1. How well do they know the person you want to connect with
      2. Is this person someone you think I should connect with.
      3. If they do not know the person well, then do not ask for an introduction, instead, check with another mutual connection, if one exists.
      4. If they know this person well and they agree the person would be a good connection, ask them to do the next step
      5. Ask your friend to send an email (outside of LinkedIn) to the person you want to connect with, have them CC: you on the message. Ask them to introduce you to this person in a polite, friendly & professional manner. Ask them to at least accept the LinkedIn connection, or better yet, to talk with you soon.
    3. The Benefit of this type of an introduction is that it’s far more personal (even if via email) and it get’s you the person’s email address.
    4. Once you receive the email, wait a day or so for a reply from the future connection and then follow up with your own email
    5. Lastly in this process – Send a LinkedIn connection request using Other and their email address. In the Personal Note – mention your friend and a relevant reason for the connection request.
  4. Another process you can use to make LinkedIn connections is to email the people you know and introduce them to your LinkedIn Profile.  In your message indicate that you are excited about using LinkedIn to share knowledge, ideas and that you want your professional connections & friends to join you there. Put your LinkedIn Custom URL in the body of the message and ask them to check out LinkedIn and your Profile and to send you a LinkedIn connection request if they want to join you on LinkedIn.

LinkedIn is a great place to build your circle of contacts as long as you stay TRUHE to the purpose of Mutually Beneficial.

Please remember these tips on Making LinkedIn connections

You can read more articles about LinkedIn thru the How to use LinkedIn Listing

If you want to learn more, please reach out to me in LinkedIn thru my Personal Profile or Company Page. Email me at TLBurriss@TeddyBurriss if you need to.

You have to re-engineer yourself

This is part 7 of the 16 post series

I have heard career coaches use the following phrases in regards to that next job, “Do you want to ride the same horse in the same pasture, a different horse in the same pasture, the same horse in a different pasture or a different horse in a different pasture?”

I’m not sure where this phrase came from, but it simply means – “What the heck do you want to do and where do you want to do it?”

If you are either unemployed or considering a career change, this is a big question that you need to answer before you start looking for that next job. Otherwise, you have no idea what you are looking for.

If you decide that you want to ride a different horse, or get into a different industry, sometimes this requires learning new skills, systems or processes.  In the career transition world we call this “re-engineering.”

If we further defined re-Engineering, it can mean at least three things:

  1. Complete skill set & education change
  2. Adding a few new skills
  3. Polishing up on old skills

Regardless of the work that you have to do to re-engineer yourself, you must include this task into your job search program in order to get that next great job, unless you are going to keep doing the same thing in the same industry.

Re-engineering can be done lots of ways, many you may not have considered:

  • Go back to college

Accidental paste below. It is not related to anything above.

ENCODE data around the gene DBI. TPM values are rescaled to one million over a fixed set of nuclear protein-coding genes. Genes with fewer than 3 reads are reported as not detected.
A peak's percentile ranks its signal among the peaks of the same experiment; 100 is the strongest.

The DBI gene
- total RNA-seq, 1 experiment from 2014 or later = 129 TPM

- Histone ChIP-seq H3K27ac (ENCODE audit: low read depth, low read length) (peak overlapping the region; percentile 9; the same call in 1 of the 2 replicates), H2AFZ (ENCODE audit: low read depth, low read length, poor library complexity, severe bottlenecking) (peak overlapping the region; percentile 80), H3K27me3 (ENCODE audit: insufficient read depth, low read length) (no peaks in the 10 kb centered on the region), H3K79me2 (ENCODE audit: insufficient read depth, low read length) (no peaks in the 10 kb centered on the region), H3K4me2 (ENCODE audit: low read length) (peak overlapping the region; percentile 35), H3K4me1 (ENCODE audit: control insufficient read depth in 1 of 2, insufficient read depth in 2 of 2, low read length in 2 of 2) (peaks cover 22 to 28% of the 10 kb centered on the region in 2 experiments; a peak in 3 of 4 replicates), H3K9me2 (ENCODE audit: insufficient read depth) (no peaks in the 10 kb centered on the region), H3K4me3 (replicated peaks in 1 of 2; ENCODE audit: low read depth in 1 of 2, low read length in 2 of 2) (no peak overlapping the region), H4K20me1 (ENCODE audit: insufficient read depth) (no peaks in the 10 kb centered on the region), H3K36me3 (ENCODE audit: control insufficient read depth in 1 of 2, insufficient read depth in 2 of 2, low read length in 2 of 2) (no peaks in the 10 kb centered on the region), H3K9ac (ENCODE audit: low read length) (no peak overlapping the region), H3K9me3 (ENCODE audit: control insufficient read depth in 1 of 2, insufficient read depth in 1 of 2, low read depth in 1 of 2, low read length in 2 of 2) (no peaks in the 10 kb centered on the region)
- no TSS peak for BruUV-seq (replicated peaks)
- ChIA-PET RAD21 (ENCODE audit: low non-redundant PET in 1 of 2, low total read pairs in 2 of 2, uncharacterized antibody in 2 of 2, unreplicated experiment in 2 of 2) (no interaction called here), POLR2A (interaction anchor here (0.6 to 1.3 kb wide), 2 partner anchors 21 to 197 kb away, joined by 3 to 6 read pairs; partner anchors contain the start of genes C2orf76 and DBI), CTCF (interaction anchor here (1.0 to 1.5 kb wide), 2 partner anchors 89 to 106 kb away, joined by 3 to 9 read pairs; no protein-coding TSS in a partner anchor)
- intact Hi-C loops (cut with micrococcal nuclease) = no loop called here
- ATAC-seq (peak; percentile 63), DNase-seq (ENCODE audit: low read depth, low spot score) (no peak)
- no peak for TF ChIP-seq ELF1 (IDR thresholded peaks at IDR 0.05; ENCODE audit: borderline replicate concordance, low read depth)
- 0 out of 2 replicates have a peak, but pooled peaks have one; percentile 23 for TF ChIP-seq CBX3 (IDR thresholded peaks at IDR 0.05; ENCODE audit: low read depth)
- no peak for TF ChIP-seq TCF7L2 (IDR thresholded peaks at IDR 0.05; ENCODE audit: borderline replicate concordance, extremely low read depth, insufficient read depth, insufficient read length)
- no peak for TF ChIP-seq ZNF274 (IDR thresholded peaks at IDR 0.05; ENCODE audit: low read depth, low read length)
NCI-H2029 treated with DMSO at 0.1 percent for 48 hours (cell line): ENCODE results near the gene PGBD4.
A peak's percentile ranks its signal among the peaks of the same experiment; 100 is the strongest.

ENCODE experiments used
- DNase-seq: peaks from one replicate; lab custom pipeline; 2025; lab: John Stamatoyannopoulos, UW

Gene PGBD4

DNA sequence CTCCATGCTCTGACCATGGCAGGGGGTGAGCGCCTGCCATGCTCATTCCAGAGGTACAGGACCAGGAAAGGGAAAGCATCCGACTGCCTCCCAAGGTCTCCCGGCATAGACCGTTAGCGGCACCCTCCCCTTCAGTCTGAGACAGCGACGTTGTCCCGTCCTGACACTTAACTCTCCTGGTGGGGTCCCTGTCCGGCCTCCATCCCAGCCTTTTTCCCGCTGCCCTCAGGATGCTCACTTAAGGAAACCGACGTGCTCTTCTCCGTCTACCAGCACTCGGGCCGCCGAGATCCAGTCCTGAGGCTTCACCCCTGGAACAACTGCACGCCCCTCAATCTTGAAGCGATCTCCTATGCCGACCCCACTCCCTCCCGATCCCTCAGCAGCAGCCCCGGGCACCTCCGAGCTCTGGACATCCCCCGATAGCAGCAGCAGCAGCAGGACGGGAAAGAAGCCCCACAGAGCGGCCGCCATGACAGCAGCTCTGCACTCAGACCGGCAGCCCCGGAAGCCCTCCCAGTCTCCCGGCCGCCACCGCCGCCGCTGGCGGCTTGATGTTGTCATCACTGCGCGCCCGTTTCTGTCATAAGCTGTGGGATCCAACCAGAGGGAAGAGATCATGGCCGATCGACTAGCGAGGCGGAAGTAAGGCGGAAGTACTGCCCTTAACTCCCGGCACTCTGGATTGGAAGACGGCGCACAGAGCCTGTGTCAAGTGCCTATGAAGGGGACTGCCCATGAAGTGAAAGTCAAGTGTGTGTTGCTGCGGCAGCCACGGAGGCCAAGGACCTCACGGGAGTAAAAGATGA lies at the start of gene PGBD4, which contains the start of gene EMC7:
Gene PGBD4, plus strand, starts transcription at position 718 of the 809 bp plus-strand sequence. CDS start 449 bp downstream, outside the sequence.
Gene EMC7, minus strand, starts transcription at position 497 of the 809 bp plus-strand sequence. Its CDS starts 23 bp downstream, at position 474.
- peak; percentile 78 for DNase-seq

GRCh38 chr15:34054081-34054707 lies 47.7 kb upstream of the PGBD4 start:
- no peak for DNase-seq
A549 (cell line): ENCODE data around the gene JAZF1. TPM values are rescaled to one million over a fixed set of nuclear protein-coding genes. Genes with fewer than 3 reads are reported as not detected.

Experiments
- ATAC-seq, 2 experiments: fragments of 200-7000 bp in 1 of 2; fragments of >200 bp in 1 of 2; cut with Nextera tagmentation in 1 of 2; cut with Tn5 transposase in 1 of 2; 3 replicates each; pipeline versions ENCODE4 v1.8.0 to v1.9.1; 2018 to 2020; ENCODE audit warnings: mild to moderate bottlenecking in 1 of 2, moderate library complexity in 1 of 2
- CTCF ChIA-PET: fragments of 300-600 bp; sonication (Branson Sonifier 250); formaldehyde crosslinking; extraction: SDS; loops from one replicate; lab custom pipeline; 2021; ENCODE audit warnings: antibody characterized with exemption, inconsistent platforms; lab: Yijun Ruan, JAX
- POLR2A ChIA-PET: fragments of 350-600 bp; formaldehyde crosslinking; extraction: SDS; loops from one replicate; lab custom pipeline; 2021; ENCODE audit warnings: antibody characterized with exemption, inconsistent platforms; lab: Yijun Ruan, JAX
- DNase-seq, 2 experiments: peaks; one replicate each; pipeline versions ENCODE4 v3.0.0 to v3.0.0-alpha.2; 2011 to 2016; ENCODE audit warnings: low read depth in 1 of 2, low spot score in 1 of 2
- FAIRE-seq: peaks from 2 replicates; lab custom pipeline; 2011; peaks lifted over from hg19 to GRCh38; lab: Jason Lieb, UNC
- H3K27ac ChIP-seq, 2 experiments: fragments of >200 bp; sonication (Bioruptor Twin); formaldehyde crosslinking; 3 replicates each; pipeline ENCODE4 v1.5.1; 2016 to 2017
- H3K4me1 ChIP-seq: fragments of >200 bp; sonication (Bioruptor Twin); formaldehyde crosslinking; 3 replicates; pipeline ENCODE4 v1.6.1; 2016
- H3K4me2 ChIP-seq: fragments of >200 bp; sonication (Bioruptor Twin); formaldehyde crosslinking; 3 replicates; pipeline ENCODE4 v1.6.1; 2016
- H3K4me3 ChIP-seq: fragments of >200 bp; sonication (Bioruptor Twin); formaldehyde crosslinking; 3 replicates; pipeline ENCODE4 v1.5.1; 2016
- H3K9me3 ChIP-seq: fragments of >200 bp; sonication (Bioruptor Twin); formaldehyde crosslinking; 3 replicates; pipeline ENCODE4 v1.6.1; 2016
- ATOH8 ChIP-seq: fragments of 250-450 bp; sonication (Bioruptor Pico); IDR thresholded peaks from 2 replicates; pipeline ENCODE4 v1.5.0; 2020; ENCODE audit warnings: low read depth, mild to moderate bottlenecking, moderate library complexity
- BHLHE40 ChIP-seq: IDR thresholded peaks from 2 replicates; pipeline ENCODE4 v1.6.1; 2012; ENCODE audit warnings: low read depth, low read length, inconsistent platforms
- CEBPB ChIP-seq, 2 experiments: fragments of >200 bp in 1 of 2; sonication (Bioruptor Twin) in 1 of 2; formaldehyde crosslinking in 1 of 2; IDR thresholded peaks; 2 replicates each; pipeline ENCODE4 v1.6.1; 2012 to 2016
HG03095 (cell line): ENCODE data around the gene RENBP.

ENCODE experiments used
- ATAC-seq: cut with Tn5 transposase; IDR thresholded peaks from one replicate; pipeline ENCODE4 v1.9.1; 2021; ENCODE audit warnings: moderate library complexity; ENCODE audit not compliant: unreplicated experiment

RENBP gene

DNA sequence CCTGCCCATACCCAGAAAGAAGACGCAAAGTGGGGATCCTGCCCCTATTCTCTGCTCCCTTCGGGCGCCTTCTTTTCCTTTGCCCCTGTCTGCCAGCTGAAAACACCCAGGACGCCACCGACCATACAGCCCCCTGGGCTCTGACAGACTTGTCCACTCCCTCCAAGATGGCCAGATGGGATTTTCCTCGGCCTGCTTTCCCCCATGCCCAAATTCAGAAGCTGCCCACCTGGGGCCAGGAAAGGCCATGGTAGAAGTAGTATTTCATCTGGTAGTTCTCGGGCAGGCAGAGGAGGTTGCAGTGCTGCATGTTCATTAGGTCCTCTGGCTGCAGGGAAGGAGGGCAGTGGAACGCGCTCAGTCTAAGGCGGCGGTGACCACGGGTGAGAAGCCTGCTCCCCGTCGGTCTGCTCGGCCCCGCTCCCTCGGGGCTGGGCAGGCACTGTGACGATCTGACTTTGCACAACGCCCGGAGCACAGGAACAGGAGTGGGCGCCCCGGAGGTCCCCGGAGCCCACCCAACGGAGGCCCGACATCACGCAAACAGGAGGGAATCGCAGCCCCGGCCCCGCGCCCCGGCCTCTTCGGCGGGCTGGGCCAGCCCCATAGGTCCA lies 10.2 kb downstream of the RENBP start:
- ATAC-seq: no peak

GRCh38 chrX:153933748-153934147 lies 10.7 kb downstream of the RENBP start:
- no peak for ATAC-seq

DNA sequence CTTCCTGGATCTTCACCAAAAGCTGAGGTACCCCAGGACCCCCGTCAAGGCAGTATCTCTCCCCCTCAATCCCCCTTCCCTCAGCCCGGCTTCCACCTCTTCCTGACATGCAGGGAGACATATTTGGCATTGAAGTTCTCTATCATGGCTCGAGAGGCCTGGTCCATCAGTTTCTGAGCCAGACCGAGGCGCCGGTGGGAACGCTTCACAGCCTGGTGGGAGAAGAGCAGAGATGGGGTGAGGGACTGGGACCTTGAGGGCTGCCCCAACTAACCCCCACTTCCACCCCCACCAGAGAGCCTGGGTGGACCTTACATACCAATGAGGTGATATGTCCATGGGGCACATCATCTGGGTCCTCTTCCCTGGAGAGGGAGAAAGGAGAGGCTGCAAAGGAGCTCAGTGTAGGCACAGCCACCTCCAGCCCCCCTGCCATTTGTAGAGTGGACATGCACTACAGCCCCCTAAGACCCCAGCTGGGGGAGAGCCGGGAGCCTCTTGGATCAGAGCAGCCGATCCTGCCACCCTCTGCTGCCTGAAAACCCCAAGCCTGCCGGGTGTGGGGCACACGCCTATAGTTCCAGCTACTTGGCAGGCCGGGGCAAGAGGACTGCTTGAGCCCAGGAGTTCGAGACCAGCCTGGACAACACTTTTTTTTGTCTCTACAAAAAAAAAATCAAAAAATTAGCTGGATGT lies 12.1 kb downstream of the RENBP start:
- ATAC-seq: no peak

• Attend classes at your local Community College
  • Online studies
  • Intern or volunteer in an environment where you can learn from someone else
  • Read lots of books

The worst thing you can say, at any age or regardless of how much re-engineering you want to do is, “I can’t do it.”

If you want that job, then work to get it, regardless of how much work it is.

Forward my Resume please

Networking for Mutual Benefit is a key part of the job search.

Introducing yourself to others who may be able to introduce you to good job opportunities can only happen if you network well. This activity is important to get your resume in front of the right person. Especially since over 80% of all jobs are not published. Your friends, family and growing network contacts are the path to these jobs.

Here are some tips for doing this:

  1. Make sure the person you are talking with learns enough about you.
    You do not want someone to talk about you unless they know enough to be able to introduce you to the right people. They do not need to know your life history, but they do need to know the key points about your skills, experiences, passion and career goals.
  2. Ask them to briefly review your resume so that they know what it says.
    You may have told them one thing, but your resume may say it differently, or include something that you did not tell them. Talking with you about your resume content can help make sure they are better informed to share your resume with the right people (not organizations, but people).
  3. Have your networking contact only share your resume where it is relevant and with people they know.
    There is no value to the job seeker to use networking as another means of getting your resume scattered around town. This is what Monster, Careerbuilder, Ladders, LinkedIn and the other Job Boards are for. Having your resume delivered directly to someone who can benefit by seeing it is far more important and successful to both the job seeker and recruiter/hiring manager. Also, anyone knowing the true value of networking for Mutual Benefit will not flood their contacts with random and irrelevant resumes. This is rude and can tarnish a good relationship.
  4. Ask your networking contact tell you where they plan to send your resume before they do so.
    This is important for the job seeker for a few reasons. You may not want your resume shared at a business where you do not want to work, especially if you are still working and the business is a sister or partner company. Additionally, you want to be able to follow up afterwards and talk directly with the person your resume was forwarded to.
  5. Thank your networking contact anytime they share your resume.
    A good honest thank you followed by an offer to help them in any way goes a long way to nurture the relationship you have with a new contact as well as a long time friend.
  6. When you email your resume to anyone with the intent of sharing it with others make sure your email is a great cover letter for the person who ultimately gets the message. Don’t clutter the email message up with irrelevant or personal information to your connection. When typing the email to your connection, write it as if a recruiter or hiring manager is reading what you type, because most likely they will.

You need to use Networking for Mutual Benefit® to get your resume in front of the right people. Do this right and you will see that it works.